Chinese city-dwellers are waking to find eight stories of construction debris outside of their homes. Over two billion tons of waste, outside Beijing and other major cities, is a result of a booming construction industry. “There’s no systematic way to deal with [the garbage],” says Wilson W.S. Lu, architecture professor at the University of Hong Kong, “The illegal dumping is everywhere.” Recycling efforts have just begun, but local activists believe it will require a radical paradigm shift in the way Chinese residents reclaim material. Read the full New York Times article, “China’s Mountains of Construction Rubble.“
Related Companies founder Stephen Ross has commissioned London designer and architect Thomas Heatherwick to design what could be, according to the Wall Street Journal, “one of the most expensive works of public art in the world.” Planned to be the centerpiece of Related’s Hudson Yards project in Manhattan’s West Side, the estimated $75 million artwork and its surrounding 4-acre public space aims to become “new icon for the city.”
According to the Royal Institute of British Architects (RIBA), the number of people aged over 60 is expected to increase by 40% over the next twenty years, suggesting that “our post-retirement years will be longer and healthier.” There is no doubt, therefore, that people in this age group will have a greater economic, social and political power – but how will this affect our cities?
Michael Green is calling for a drastic paradigm shift in the way we build. Forget steel, straw, concrete and shipping containers; use wood to erect urban skyscrapers. In a 240 page report – complete with diagrams, plans, renders and even typical wooden curtain wall details – Green outlines a new way of designing and constructing tall buildings using mass timber, all the while addressing common misconceptions of fire safety, structure, sustainability, cost and climate concerns.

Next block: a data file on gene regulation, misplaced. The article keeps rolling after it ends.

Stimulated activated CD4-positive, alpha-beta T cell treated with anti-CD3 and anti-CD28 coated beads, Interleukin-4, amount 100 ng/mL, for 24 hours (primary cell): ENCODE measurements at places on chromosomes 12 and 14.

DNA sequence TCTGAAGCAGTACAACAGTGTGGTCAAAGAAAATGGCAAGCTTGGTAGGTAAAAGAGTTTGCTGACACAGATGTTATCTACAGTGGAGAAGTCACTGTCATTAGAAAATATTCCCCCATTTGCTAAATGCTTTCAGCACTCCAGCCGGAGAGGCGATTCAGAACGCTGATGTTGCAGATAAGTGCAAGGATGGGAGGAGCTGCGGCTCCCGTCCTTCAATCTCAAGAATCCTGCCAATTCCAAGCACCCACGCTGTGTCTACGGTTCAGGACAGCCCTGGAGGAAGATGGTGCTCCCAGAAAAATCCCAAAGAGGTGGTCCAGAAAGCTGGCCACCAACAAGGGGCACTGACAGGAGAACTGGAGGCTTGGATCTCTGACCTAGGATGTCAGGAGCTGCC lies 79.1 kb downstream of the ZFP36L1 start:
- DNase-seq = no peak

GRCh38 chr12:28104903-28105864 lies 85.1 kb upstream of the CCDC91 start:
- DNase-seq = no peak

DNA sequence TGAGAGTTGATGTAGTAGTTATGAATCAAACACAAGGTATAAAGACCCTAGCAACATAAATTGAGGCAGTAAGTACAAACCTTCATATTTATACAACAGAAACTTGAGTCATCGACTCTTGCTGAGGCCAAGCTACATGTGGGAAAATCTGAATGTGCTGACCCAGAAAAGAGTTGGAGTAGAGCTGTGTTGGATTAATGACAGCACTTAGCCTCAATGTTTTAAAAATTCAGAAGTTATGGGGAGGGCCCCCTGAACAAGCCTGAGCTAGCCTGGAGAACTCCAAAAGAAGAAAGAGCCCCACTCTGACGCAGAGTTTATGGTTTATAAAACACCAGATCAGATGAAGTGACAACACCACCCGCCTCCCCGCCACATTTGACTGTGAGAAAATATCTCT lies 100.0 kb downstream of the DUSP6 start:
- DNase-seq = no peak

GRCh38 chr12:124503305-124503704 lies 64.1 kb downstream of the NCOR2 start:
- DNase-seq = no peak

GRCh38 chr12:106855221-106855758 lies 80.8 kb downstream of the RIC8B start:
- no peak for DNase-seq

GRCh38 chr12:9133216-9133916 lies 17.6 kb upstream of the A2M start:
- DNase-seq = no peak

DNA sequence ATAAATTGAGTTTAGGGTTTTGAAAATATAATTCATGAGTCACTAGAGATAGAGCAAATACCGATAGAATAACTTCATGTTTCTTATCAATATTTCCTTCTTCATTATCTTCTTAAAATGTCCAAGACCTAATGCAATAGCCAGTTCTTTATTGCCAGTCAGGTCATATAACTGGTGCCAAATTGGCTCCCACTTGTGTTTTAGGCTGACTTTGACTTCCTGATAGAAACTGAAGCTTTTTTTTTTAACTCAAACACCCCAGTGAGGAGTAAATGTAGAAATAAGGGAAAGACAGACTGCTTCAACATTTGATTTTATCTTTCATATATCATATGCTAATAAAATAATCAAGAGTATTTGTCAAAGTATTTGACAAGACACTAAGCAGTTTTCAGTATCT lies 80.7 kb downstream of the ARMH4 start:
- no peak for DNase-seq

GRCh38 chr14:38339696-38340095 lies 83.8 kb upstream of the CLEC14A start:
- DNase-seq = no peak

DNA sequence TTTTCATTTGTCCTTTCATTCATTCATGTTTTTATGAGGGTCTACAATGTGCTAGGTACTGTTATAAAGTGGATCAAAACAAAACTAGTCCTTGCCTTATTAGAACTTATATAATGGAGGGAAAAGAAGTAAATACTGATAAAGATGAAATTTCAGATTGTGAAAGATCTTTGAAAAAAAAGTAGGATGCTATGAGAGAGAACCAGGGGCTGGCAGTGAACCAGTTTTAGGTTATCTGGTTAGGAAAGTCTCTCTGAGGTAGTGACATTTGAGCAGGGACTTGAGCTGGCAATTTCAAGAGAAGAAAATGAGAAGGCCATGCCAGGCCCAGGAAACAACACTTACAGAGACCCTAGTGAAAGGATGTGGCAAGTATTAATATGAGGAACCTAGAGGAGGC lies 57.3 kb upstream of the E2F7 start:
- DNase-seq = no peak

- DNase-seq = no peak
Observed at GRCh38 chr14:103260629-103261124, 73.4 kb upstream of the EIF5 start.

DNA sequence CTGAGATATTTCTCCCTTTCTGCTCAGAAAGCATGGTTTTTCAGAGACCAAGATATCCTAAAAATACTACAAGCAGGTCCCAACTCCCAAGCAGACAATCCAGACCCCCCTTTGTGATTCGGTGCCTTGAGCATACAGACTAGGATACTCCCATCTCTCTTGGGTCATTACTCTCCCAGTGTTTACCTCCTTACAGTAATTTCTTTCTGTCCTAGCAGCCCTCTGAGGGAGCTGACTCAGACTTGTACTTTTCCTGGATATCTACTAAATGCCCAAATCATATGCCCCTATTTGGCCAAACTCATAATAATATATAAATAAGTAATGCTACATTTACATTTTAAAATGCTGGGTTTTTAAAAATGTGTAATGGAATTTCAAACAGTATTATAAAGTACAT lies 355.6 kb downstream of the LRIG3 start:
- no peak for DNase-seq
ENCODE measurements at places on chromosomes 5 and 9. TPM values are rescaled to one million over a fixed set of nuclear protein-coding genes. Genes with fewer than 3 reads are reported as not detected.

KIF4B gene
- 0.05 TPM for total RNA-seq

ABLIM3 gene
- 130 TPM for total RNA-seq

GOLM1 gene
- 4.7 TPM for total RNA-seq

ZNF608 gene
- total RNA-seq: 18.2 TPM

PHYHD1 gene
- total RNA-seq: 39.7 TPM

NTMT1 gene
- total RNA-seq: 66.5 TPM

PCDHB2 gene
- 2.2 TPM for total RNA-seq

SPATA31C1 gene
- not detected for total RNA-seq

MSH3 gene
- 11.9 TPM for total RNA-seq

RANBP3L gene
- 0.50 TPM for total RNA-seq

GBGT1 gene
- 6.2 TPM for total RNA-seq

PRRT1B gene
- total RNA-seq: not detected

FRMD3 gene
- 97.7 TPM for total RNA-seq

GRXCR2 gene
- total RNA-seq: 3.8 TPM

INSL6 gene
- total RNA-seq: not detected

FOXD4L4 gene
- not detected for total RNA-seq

Banksy, the pseudonymous United Kingdom-based graffiti artist who is currently making his rounds in New York City, has proclaimed the One World Trade Center as the city’s “biggest eyesore.” In a brief op-ed piece, Banksy describes the SOM-designed tower as a “shy skyscraper,” one that declares New York’s “glory days” are gone.
“You really need to put up a better building in front of it right away,” stated Banksy. “… because you currently have under construction a one thousand foot tall sign that reads, New York – we lost our nerve.”
Read Bansky’s full op-ed, after the break.
The Documentation Center of Cambodia’s (DC-Cam) has commissioned Zaha Hadid to design the much-anticipated genocide studies institute in Phnom Penh. The new campus, known as the Sleuk Rith Institute, will serve as an extension of DC-Cam’s work as the country’s go-to archive for Khmer Rouge history as well as a leading center for genocide studies in Asia. Within a modest campus, the institute will house a “cross-section of pursuits,” including a genocide studies center, a school, a museum for memorial and education purposes, and more.